Skift: Kayak was the first metasearch site to do direct bookings in your mobile apps as a way to solve the clunky handoffs to third-party sites and to increase conversions. How do you see direct booking on search sites evolving? What is changing about it?
Hafner: It’s funny as everyone else is rushing into it we’re backing off of it. At Kayak we never actually wanted to be the place where people finish their travel bookings. We only did that as an interim step because other travel partners’ websites and mobile applications were so bad. That’s really not the case anymore. The best place to buy an American Airlines’ ticket is actually on their own website or via their own app. It’s not to buy it on Kayak or on Expedia for that matter.
Skift: Are you backing off of it because Kayak is no longer independent and you are part of the Priceline Group, which has all these booking sites, including Booking.com, Agoda and Priceline.com?
Hafner: Not at all. I can see how outsiders might think that but actually what we are trying to do is to enhance conversion, which is the ratio of times a consumer completes a transaction versus starts to complete it. A year-and-a-half ago when we launched Kayak booking if you found something you liked through our app and wanted to book it and we handed you off to an airline site or a hotel website to do that the conversion was terrible because the handoff was clunky, not good. So we created the Kayak booking experience.
But what we found over the last year-and-a-half is that has really changed a lot. Now we actually see higher conversion if we hand them off to a third party for that third party’s inventory than if we keep them on Kayak.
Skift: That seems to be totally bucking the trend because lots of metasearch companies are moving toward direct bookings.
Hafner: Yes. It used to be if you used Kayak we tried to keep you within the Kayak experience. But a careful observer would look at our hotel results now and see that we don’t do that.
Skift: TripAdvisor launched personal hotel recommendations the other day. They had the beta for it for awhile. Do you think this sort of personalization will become the norm over the next few years and what are the challenges with that?
Hafner: It will become the norm but not the way they [TripAdvisor] implemented it. The reality is that the most effective personalization is when you don’t ask a consumer to do anything explicit. What they are asking you to do is to tell them you like four-star hotels that have a pool, that have free Wi-Fi or are in the city center. Most consumers don’t want to do that. What they’d rather do is scan through a list of hotels and then pick the one that they like. What you don’t know is why they picked that.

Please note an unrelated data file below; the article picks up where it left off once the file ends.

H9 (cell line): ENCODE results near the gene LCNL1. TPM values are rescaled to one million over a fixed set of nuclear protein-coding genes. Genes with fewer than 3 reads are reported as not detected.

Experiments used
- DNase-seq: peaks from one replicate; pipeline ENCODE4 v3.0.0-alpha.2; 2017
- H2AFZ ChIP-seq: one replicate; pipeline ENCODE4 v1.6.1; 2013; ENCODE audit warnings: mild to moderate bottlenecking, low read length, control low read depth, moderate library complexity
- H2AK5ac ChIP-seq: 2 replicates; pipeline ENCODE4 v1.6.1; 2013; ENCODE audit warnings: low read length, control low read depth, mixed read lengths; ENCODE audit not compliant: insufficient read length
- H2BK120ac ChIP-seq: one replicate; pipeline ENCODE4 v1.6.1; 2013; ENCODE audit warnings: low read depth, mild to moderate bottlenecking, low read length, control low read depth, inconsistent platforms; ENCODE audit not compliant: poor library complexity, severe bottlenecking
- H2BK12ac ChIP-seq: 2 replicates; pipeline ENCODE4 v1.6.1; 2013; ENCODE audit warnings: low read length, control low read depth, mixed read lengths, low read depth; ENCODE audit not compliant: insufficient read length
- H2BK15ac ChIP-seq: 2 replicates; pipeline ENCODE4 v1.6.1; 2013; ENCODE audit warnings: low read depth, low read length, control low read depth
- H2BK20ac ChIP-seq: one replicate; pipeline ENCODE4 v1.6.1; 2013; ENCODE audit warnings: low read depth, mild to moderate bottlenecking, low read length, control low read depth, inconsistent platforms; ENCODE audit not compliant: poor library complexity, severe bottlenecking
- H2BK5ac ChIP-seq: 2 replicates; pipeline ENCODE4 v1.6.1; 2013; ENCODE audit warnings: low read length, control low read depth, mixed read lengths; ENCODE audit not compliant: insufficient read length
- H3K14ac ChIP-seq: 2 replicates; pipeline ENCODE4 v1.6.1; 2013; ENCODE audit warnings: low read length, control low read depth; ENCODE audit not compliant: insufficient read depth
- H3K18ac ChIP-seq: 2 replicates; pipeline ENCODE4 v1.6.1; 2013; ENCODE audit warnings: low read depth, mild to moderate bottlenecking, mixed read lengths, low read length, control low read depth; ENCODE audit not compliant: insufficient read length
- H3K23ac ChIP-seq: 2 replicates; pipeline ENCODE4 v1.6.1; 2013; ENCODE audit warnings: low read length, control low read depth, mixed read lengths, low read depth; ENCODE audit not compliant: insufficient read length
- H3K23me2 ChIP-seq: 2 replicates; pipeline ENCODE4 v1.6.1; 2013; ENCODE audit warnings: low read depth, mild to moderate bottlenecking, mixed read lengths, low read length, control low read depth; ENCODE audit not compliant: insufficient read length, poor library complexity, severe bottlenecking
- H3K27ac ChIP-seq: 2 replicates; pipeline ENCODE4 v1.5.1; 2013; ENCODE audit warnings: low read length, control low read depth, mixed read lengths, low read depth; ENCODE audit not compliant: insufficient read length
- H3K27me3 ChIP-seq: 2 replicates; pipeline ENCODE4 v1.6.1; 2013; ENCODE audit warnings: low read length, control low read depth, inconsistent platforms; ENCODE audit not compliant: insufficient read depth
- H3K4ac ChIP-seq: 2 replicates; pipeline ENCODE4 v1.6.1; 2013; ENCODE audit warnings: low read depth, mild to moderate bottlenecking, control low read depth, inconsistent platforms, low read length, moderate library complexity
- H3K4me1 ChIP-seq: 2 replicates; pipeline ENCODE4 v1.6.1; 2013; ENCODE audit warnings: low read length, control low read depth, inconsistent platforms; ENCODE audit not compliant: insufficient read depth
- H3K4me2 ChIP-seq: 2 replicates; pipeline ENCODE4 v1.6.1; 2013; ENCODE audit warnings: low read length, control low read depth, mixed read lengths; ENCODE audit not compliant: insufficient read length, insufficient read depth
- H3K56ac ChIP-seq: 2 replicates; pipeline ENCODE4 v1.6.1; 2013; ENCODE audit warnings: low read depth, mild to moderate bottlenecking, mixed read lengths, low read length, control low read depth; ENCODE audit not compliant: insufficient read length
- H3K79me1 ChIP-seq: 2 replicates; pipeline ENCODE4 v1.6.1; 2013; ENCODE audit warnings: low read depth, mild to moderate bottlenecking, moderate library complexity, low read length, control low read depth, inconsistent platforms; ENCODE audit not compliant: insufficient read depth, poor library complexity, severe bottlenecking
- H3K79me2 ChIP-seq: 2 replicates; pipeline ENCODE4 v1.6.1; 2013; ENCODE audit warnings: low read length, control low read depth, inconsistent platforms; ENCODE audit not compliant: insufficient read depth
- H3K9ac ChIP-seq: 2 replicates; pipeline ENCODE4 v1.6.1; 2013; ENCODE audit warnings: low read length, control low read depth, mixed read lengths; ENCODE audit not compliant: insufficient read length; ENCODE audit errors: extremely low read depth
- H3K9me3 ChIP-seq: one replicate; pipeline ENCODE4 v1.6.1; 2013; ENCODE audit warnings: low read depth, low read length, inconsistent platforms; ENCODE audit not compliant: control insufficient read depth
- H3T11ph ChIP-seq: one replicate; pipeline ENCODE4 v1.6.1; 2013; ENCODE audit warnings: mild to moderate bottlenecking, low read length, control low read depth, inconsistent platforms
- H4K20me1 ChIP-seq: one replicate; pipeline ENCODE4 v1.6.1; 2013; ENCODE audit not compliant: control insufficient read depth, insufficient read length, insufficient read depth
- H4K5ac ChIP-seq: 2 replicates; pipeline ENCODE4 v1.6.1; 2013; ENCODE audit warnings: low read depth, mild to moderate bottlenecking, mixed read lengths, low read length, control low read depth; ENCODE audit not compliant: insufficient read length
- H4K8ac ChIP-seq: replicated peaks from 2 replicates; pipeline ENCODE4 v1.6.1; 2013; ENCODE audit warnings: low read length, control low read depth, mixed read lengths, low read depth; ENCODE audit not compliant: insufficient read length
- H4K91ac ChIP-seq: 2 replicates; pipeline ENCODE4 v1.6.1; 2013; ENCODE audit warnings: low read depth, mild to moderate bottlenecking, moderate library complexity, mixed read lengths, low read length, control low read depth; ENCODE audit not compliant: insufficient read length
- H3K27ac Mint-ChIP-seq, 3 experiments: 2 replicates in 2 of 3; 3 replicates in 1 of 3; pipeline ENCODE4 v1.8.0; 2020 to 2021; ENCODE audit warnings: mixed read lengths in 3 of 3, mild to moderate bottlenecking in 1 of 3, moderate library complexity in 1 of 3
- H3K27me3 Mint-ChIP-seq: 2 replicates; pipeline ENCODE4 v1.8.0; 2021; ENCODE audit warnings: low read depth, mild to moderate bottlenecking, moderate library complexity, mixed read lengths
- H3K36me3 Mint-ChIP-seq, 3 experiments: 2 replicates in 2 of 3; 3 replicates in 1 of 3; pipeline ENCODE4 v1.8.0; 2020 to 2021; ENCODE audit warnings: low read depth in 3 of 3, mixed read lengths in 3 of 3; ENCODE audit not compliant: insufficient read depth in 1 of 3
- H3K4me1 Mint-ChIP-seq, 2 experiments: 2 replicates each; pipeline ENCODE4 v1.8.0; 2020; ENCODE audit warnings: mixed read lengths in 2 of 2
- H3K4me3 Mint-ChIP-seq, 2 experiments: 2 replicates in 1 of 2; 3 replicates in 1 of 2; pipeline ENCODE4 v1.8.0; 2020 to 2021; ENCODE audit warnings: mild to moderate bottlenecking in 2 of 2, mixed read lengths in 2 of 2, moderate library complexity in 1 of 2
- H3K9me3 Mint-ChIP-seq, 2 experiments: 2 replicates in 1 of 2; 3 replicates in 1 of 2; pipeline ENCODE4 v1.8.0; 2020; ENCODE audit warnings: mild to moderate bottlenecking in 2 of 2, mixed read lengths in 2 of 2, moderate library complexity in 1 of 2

What we’re working on is the observational stuff, which is let’s look at the hotels and flights that consumers engage on and let’s try to derive machine-learning on what consumers are actually telling us by their behavior, and use that to inform what we show the consumer the next time.
Skift: Is that something you are doing now or something you are working on?
Hafner: We are doing it now but we are not doing it well.
Skift: So then what are the challenges with doing it well?
Hafner: The challenge is just scale. You have to get a lot of consumer observations before you can form a hypothesis to test. And that’s an area, frankly, where TripAdvisor has an advantage over us, which based on the current implementation it doesn’t seem they are capitalizing on. The more you use us the smarter we can get in suggesting hotels for you. Right now, due to cookie deletion and low registration rates we can’t always tell that it is you using us.
Skift: What about cookie deletions? What is going on there?
Hafner: Cookie deletion rates have stayed pretty constant over the years. The trend is that people are consuming content or conducting their queries over multiple devices and platforms. As a result it used to be your home PC got 50% of your queries and your work PCs got the other 50% and you deleted your cookies on both every 30 days. But now what is happening is you are doing a search on your home PC, then you go into your tablet, then you go into your smartphone, then you go to your work PC. Our ability to see all your behavior is a lot harder now than it used to be.
Skift: You referenced searching across multiple devices. What are the trends you are seeing there that will influence the future of travel search and travel booking?